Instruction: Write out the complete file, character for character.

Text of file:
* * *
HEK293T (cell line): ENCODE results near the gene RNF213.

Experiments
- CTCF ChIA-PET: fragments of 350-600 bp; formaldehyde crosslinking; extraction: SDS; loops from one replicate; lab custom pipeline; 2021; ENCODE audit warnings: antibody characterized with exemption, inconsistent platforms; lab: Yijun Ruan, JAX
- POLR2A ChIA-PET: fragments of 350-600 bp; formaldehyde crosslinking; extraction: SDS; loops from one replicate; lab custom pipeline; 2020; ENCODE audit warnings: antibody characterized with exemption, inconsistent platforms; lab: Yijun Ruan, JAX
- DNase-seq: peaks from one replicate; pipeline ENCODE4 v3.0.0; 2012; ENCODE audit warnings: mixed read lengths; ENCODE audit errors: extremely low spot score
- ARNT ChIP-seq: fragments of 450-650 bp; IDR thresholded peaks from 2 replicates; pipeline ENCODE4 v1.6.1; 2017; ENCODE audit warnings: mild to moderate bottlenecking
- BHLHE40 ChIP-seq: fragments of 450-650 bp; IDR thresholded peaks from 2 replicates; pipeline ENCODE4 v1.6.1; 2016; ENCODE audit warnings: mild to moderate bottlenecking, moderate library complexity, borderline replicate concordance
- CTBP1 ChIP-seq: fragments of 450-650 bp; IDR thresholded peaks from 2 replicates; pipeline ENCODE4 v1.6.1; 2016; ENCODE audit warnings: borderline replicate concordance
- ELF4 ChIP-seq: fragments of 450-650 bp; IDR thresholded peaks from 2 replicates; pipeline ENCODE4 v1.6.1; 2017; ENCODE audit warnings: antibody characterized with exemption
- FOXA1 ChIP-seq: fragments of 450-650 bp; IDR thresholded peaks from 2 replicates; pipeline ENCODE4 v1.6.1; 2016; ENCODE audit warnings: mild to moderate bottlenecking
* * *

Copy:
HEK293T (cell line): ENCODE results near the gene RNF213.

Experiments
- CTCF ChIA-PET: fragments of 350-600 bp; formaldehyde crosslinking; extraction: SDS; loops from one replicate; lab custom pipeline; 2021; ENCODE audit warnings: antibody characterized with exemption, inconsistent platforms; lab: Yijun Ruan, JAX
- POLR2A ChIA-PET: fragments of 350-600 bp; formaldehyde crosslinking; extraction: SDS; loops from one replicate; lab custom pipeline; 2020; ENCODE audit warnings: antibody characterized with exemption, inconsistent platforms; lab: Yijun Ruan, JAX
- DNase-seq: peaks from one replicate; pipeline ENCODE4 v3.0.0; 2012; ENCODE audit warnings: mixed read lengths; ENCODE audit errors: extremely low spot score
- ARNT ChIP-seq: fragments of 450-650 bp; IDR thresholded peaks from 2 replicates; pipeline ENCODE4 v1.6.1; 2017; ENCODE audit warnings: mild to moderate bottlenecking
- BHLHE40 ChIP-seq: fragments of 450-650 bp; IDR thresholded peaks from 2 replicates; pipeline ENCODE4 v1.6.1; 2016; ENCODE audit warnings: mild to moderate bottlenecking, moderate library complexity, borderline replicate concordance
- CTBP1 ChIP-seq: fragments of 450-650 bp; IDR thresholded peaks from 2 replicates; pipeline ENCODE4 v1.6.1; 2016; ENCODE audit warnings: borderline replicate concordance
- ELF4 ChIP-seq: fragments of 450-650 bp; IDR thresholded peaks from 2 replicates; pipeline ENCODE4 v1.6.1; 2017; ENCODE audit warnings: antibody characterized with exemption
- FOXA1 ChIP-seq: fragments of 450-650 bp; IDR thresholded peaks from 2 replicates; pipeline ENCODE4 v1.6.1; 2016; ENCODE audit warnings: mild to moderate bottlenecking